As Archdeacon he was examining chaplain to the Bishop, whose duty it was to examine candidates for priest's orders. He was sometimes criticised for making this examination rather carelessly, but Kewley was an unerring judge of character and never recommended an unsuitable person. An example of this was a candidate whom Kewley asked what the subject was in which he had taken his degree. When the man replied that it was mathematics Kewley handed him a tide table and said, 'Tell me when is the next high tide at Ramsey?

As Archdeacon, Kewley always maintained and looked after the interests of the clergy. On one occasion complaints were made to the Bishop that an incumbent had on several occasions been drunk and disorderly on licensed premises. The Bishop took a very serious view of this and wrote to the Archdeacon asking him if he would agree to the man being deprived of his Orders. The Archdeacon did not reply, and after a while the Bishop wrote again. This time Kewley replied in Latin, knowing well that the Bishop, though a saintly and beloved man, was no scholar, and would not wish to admit that he did not understand Latin. Nothing further was done.

The tributes paid to Kewley after his death showed how much he was valued and respected in the diocese for his great knowledge of all things Manx, and especially of the Manx church. He had collected all this information, dating back to about 1880, in a series of black notebooks, one of which he always carried with him to jot down any new fact which he had learned. He had intended these to go to the Manx Museum, but did not put this wish in writing, and when, after a decent interval following his death, the then director of the Manx Museum asked if the museum could have them he was told that they had been burned. Bishop Stanton Jones, speaking after the Archdeacon's death, said that it was only after he retired that it was realised how much he did for the Manx church, and he remarked that his unique knowledge of Manx church law had been invaluable. His successor as Archdeacon, the Revd C.V. Stockwood, said that the Manx church, in the course of her long history, had never had a more far-seeing person than Archdeacon Kewley, nor one who was held in higher esteem. Canon Rushworth, the Vicar of Braddan, said that Kewley had become a Manx institution, and the Revd J.H.B. Sewell, Vicar of Castletown, said how much he was a part of Island life and that he would always remain an outstanding figure, a great scholar, a wise counsellor and one who loved above all things his church and his Island home.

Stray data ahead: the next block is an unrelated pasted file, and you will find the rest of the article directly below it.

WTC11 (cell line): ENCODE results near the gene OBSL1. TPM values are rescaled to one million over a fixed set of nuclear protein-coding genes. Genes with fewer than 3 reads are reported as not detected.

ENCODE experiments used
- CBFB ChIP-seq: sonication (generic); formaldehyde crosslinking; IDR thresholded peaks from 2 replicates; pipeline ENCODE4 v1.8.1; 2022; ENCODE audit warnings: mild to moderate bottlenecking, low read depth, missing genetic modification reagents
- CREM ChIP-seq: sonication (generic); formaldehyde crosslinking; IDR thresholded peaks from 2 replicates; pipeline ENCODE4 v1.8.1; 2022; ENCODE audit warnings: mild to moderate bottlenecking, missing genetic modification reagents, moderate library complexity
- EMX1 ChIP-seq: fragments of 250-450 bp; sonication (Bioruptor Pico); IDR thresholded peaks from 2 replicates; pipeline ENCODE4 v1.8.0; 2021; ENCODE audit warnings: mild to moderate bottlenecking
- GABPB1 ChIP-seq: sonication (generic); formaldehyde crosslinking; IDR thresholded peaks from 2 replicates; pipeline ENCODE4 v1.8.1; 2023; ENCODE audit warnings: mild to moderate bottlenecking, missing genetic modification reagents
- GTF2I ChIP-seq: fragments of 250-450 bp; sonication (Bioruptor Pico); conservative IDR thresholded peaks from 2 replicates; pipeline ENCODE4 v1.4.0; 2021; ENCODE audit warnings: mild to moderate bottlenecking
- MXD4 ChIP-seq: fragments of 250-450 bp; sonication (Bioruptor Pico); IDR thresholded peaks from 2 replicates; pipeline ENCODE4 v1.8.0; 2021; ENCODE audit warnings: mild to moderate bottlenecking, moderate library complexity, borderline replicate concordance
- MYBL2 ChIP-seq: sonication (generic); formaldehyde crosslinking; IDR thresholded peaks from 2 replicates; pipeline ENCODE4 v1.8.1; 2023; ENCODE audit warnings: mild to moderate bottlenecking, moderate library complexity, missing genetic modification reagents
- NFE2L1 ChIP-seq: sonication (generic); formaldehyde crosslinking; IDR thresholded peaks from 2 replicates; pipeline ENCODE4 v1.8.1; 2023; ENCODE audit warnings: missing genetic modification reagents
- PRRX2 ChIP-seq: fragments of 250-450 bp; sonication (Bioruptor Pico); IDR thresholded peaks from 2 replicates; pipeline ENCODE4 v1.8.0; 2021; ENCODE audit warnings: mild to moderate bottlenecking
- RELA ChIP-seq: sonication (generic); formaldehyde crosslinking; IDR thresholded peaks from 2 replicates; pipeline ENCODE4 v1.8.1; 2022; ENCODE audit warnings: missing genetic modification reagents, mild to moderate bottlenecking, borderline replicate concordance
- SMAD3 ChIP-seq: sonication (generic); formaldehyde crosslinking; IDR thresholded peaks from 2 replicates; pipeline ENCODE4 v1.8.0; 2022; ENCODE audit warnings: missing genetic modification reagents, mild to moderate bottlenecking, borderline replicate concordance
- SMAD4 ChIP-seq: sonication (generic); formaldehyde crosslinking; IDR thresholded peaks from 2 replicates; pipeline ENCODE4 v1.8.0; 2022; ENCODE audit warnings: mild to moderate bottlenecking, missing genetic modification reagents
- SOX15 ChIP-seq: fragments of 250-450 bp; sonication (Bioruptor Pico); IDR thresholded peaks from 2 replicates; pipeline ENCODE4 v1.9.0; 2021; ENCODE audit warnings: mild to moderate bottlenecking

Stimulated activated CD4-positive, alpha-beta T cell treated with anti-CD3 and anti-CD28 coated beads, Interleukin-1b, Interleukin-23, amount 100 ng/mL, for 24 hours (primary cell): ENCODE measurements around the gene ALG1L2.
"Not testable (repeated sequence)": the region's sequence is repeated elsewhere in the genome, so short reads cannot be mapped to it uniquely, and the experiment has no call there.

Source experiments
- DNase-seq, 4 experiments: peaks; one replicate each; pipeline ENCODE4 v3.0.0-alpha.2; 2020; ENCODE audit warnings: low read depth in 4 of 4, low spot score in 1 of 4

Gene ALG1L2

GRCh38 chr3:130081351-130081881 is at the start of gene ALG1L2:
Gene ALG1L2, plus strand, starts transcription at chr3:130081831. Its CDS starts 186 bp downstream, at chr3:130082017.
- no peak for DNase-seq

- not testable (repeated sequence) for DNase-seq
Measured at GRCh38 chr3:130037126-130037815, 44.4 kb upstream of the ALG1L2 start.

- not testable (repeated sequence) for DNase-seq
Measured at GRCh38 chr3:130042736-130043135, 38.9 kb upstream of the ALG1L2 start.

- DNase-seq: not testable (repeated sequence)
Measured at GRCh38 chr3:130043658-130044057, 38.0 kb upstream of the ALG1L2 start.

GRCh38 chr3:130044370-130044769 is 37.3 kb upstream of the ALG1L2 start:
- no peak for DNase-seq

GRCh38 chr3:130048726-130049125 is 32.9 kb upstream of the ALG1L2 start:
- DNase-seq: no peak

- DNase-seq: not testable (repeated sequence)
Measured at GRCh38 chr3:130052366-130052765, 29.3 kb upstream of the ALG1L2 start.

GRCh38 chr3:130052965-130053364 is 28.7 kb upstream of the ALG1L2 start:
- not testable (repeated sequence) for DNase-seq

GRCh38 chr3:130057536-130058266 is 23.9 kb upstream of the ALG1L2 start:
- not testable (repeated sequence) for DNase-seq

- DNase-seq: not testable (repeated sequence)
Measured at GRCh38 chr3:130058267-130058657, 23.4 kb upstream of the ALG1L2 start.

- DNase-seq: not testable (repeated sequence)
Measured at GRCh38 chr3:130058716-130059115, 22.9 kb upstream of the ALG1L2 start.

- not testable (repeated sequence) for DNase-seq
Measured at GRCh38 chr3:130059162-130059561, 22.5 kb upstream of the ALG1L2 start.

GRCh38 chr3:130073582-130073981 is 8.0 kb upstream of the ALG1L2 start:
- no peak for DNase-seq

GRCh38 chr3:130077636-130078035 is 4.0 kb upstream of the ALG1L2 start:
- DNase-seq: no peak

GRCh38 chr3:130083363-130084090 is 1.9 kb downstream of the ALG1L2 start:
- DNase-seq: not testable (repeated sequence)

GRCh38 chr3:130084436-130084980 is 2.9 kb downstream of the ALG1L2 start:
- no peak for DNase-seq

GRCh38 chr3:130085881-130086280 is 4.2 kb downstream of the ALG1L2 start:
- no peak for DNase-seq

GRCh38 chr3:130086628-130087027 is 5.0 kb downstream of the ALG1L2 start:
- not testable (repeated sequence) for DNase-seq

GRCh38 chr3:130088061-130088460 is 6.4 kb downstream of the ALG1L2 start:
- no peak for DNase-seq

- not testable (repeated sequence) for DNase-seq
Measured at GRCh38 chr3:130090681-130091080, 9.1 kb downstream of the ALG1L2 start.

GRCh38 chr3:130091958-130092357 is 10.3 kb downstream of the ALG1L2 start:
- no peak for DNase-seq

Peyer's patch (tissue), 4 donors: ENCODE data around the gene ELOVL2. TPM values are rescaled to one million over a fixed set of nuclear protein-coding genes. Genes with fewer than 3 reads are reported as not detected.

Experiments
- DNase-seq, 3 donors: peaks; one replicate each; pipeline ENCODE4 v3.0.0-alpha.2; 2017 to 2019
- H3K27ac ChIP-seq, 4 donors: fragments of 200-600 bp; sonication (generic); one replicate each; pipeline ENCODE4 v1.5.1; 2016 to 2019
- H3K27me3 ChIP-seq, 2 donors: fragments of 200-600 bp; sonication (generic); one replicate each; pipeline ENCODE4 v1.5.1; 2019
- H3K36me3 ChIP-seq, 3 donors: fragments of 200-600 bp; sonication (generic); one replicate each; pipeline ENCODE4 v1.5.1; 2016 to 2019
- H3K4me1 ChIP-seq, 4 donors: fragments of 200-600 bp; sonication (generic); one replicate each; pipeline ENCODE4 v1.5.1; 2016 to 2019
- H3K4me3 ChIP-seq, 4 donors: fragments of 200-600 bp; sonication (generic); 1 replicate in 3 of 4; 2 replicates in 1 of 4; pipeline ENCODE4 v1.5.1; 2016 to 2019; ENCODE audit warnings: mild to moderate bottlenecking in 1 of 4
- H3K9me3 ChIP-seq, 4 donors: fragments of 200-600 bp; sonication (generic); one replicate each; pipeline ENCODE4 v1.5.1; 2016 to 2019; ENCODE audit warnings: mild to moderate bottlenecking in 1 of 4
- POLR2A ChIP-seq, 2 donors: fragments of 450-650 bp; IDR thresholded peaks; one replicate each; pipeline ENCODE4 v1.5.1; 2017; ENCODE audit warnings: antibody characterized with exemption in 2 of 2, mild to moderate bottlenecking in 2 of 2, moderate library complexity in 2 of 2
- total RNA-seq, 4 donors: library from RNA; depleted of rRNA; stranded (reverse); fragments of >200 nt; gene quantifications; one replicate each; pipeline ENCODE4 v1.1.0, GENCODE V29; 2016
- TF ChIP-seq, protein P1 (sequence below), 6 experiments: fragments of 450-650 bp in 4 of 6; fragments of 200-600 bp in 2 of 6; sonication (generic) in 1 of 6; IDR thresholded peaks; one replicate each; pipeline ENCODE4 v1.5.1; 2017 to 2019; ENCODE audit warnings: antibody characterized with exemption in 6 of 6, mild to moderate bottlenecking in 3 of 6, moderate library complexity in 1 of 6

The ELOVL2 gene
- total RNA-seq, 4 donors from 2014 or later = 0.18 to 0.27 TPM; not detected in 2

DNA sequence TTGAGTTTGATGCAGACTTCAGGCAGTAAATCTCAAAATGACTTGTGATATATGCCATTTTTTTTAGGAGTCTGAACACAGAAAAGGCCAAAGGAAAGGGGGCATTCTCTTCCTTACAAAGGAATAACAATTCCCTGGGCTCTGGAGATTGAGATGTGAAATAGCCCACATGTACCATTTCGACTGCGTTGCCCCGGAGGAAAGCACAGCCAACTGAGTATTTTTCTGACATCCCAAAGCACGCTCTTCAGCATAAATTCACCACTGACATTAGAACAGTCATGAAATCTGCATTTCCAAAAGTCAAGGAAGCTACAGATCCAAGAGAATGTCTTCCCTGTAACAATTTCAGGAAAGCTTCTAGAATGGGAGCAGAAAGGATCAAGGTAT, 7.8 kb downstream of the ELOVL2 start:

Soon after his retirement Kewley's health began to fail, and some of the infirmities of age became visible. He liked to sit on a seat in Castletown Square, with Castle Rushen in the background, smoking his pipe and talking to those around him, and though it grieved him that he could no longer work for the church it was a great comfort to him to know that he had a place in the hearts of clergy and people and that he was universally respected. His retirement in his boyhood home was on the whole happy, and a final blessing was that his last illness was only short.

Biography written by John Gelling.

(With thanks to Culture Vannin as publishers of the book: Kelly, Dollin (general editor), ‘New Manx Worthies’, Manx Heritage Foundation/Culture Vannin, 2006, pp.259-60.)

Culture Vannin

#NMW

Gender: Male

Date of birth: 1 May 1860

Date of death: 6 November 1941

Name Variant: Venerable John Kewley